To earn a living, the author typically sells -- or *leases*,
to be more precise -- certain rights to a publisher. The
various rights are defined by contract, not by law, but the
rights all derive from copyright law. That is, only the
copyright owner may sell or lease -- or simply define --
subsidiary rights to the copyrighted work.

Typically, a magazine writer sells "first serial rights" to
the publisher. That means that the magazine has the
exclusive right to publish the piece for the first time.
After publication, the writer may sell other rights to other
publishers -- or just post the piece on the Web.

Selling first serial rights worked well in the industry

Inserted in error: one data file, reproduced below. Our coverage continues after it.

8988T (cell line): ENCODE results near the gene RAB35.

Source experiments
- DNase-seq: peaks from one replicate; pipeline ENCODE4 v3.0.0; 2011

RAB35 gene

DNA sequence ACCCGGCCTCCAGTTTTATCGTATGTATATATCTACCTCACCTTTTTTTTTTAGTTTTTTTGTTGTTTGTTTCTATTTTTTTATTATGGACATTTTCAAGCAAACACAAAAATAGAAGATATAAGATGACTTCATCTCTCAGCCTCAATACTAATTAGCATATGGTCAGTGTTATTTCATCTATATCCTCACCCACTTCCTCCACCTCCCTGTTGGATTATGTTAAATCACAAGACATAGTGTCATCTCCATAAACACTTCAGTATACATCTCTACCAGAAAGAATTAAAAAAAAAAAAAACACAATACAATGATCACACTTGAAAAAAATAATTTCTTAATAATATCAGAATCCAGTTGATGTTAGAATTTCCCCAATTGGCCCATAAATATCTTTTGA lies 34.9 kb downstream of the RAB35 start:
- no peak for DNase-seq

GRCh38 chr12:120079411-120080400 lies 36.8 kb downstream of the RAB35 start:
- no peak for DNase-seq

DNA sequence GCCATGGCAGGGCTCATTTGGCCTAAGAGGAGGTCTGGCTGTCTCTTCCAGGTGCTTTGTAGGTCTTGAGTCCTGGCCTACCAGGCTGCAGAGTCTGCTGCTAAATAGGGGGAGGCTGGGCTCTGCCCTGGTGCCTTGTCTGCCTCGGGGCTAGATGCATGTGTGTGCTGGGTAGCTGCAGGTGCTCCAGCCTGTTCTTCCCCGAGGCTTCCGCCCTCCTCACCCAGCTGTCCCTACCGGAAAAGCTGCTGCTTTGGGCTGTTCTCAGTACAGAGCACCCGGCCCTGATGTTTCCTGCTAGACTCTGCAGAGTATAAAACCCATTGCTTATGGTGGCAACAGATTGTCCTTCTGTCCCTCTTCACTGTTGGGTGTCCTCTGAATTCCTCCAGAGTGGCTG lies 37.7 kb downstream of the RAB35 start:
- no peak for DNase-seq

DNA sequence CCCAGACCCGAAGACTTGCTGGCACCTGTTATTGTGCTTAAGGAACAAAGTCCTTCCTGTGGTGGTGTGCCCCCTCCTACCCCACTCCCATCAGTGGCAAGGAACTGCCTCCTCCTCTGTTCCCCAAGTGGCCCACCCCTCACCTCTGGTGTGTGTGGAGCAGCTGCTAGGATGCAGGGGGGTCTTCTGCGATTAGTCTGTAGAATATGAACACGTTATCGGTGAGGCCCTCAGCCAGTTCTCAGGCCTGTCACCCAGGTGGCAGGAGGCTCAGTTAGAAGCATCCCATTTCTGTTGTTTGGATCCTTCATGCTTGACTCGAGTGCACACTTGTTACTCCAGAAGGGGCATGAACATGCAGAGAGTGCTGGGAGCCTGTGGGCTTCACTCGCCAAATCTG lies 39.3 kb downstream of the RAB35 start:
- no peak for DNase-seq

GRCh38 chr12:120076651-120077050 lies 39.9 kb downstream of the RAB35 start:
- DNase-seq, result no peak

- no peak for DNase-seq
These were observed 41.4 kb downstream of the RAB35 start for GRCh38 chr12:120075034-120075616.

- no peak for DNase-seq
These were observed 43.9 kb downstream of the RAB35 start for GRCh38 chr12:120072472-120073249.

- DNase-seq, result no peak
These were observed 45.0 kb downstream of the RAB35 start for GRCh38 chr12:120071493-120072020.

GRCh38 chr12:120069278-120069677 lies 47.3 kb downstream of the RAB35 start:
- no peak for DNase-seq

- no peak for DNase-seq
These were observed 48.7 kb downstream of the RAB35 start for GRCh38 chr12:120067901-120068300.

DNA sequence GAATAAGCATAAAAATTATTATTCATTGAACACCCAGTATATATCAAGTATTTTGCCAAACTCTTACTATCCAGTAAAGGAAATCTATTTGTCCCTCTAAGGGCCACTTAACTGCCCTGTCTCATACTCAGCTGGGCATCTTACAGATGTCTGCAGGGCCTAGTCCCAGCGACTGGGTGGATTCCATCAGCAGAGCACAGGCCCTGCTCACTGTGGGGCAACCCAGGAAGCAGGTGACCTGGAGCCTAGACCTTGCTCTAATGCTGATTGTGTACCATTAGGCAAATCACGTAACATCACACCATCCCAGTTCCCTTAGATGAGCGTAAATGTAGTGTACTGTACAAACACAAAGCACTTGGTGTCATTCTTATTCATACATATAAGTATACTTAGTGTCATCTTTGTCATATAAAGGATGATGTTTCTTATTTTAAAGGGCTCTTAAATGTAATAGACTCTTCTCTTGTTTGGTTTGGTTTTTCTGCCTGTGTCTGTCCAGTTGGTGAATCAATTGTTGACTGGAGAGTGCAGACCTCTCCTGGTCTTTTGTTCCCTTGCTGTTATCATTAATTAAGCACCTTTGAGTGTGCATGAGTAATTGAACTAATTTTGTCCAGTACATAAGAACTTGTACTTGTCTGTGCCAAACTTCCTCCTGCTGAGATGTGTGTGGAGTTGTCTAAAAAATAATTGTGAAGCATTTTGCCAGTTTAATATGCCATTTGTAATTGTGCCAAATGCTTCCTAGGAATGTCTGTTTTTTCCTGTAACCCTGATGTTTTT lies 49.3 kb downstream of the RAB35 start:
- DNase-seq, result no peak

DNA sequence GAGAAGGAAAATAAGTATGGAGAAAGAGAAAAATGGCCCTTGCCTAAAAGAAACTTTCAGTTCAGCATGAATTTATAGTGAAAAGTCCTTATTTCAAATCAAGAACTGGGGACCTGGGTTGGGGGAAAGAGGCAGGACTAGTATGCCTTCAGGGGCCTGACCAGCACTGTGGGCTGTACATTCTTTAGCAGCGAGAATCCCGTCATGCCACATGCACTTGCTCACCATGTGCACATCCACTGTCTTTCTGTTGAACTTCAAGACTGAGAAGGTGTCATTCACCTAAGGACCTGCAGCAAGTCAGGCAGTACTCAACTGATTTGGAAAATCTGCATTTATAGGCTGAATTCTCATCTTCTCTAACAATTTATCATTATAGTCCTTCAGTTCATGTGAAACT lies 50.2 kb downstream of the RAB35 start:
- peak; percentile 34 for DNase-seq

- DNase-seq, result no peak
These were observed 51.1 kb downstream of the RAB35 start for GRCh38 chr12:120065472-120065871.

until the computer and modem were invented. First,
electronic databases -- Lexis/Nexis, for example -- sold
magazine articles online. Both writers and publishers
squawked. Then the publishers realized that they could do it
themselves -- put their print articles into their own
databases or even into electronic magazines on propietary
services or on the Web.

Okay, that solved the publishers' problem, but, contrary to
their claims, a publisher is not necessarily the copyright
owner.  The author, who is the default copyright owner, was
still not getting reimbursed. In fact, the author was not
even consulted, but typically found out about the electronic
infringement by chance.

The publishers fixed the electronic rip-off by running their
own chop shops, selling our intellectual property like used
automobile parts.

Finally speaking for themselves, writers replied that they
had sold only first serial rights.  Only the writer, we
said, may use the article after it has been published.

Publishers answered that electronic distribution is merely